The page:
Brayden Schenn St. Louis Blues
Brayden Schenn, St. Louis Blues (Jess Starr/ Hockey writers)

Schenn has grown into a very good second line center since leaving the Kings organization. It took him a few seasons to figure out his game, but in the 2015-16 season he broke through, scoring 59 points in 80 games. After another solid season in which he scored 55 points in 79 games, the Flyers handed him over to St. Louis Blues. He and Jori Lehtera were settled in exchange for first picks in the 2017 and 2018 drafts. His first season in St. Louis was a huge personal success as he scored a career-high 70 points in 82 games.

Related: Stanley Cup Winners After Leaving LA

However, his second season with the Blues was perhaps his most memorable, as he helped the team win its first Stanley Cup. He is a very versatile player for the Blues playing both on the wing and in the centre. His versatility and solid play at 200 feet make him a stellar top-six striker who can fill any role demanded of him.

Colin Miller

Colin Miller wasn’t a very well known name when the Kings caught him in round 5 of the 2012 Draft. However, after two great seasons with the Manchester Monarchs, fans were delighted to see him. fit for kings. But, before he had a chance to play for the team, the Kings traded him in. In 2015 they moved him, Martin Jones and 2015 first-round pick to the Boston Bruins for Milan Lucic in one of the worst deals I’ve seen the Kings make in recent memory. Lucic would spend just one season in LA – he played well, scoring 55 points in 81 games – before signing with Edmonton Oilers in 2016. Profiting from this deal was bad for the Kings, paying a heavy price for a bad Lucic season.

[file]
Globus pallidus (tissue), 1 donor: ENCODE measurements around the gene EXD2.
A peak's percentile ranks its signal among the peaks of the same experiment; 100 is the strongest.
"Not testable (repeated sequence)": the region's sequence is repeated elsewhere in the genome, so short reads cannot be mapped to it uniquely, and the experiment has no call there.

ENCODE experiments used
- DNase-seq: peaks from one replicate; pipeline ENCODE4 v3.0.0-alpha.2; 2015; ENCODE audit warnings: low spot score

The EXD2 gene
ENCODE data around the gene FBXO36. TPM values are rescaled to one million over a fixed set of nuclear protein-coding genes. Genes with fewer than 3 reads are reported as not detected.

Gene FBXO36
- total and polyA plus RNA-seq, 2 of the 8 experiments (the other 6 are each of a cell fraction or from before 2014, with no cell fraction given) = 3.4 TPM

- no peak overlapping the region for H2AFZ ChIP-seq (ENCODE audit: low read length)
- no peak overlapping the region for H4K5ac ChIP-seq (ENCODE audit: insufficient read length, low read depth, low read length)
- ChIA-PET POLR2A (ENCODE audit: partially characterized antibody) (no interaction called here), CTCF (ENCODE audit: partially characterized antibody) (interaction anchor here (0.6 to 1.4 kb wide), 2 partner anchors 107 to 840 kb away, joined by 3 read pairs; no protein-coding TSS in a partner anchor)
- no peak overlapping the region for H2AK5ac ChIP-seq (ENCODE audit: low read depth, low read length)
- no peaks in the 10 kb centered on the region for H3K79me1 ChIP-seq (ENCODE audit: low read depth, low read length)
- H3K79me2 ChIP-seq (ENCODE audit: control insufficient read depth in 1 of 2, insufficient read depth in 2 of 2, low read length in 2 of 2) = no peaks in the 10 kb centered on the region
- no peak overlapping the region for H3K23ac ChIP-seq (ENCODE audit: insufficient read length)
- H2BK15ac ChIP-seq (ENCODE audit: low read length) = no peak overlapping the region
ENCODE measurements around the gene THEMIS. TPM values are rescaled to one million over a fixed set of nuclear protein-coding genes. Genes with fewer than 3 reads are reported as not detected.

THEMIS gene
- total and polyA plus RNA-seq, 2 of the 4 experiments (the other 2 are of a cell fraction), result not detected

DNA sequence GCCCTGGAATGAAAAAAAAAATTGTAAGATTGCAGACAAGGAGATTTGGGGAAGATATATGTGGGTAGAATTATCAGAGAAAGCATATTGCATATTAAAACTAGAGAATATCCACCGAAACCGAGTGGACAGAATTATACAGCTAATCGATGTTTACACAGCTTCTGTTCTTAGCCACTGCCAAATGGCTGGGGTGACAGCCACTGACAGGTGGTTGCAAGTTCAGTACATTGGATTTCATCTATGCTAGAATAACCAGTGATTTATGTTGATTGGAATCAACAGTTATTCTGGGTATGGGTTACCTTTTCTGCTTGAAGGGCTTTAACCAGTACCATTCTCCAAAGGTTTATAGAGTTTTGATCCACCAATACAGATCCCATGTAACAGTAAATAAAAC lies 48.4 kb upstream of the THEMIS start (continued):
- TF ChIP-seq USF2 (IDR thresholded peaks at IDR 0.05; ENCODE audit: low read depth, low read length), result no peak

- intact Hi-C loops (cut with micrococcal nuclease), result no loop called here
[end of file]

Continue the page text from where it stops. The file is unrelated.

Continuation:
Colin Miller Buffalo Sabers
Colin Miller, Buffalo Sabers (Amy Irvin / Hockey writers)

Miller will spend two solid seasons in Boston before being announced by Vegas Golden Knights in the 2017 NHL Open Draft. It was in Vegas where he established himself as a solid two-way defender in the NHL. In his first season with the team, he led the Vegas defense with 10 goals and 41 points in 82 games. He will continue that with a respectable 29 points from 65 games next season. Miller was later traded with Buffalo Sabers for second pick in 2021 and fifth pick selected in 2022. His time in Buffalo have been less impressive, although it is rare for some players to impress at Buffalo over the past two years. The Kings made a mistake with the Lucic deal, and Miller’s solid play since then has only added salt to the wound.

Move forward

The Kings first picks trading history isn’t too bad and the current management team seems committed to developing their current talent. In the end, they may have to trade off some of their draft picks over the past few years. If history repeats itself regarding the Kings trade, the team should be fine, but there is still room for improvement.



https://thehockeywriters.com/kings-drafted-players-success-elsewhere/ 3 Kings Draft Picks In Los Angeles That Don’t Fail in LA

Subhankar Mondal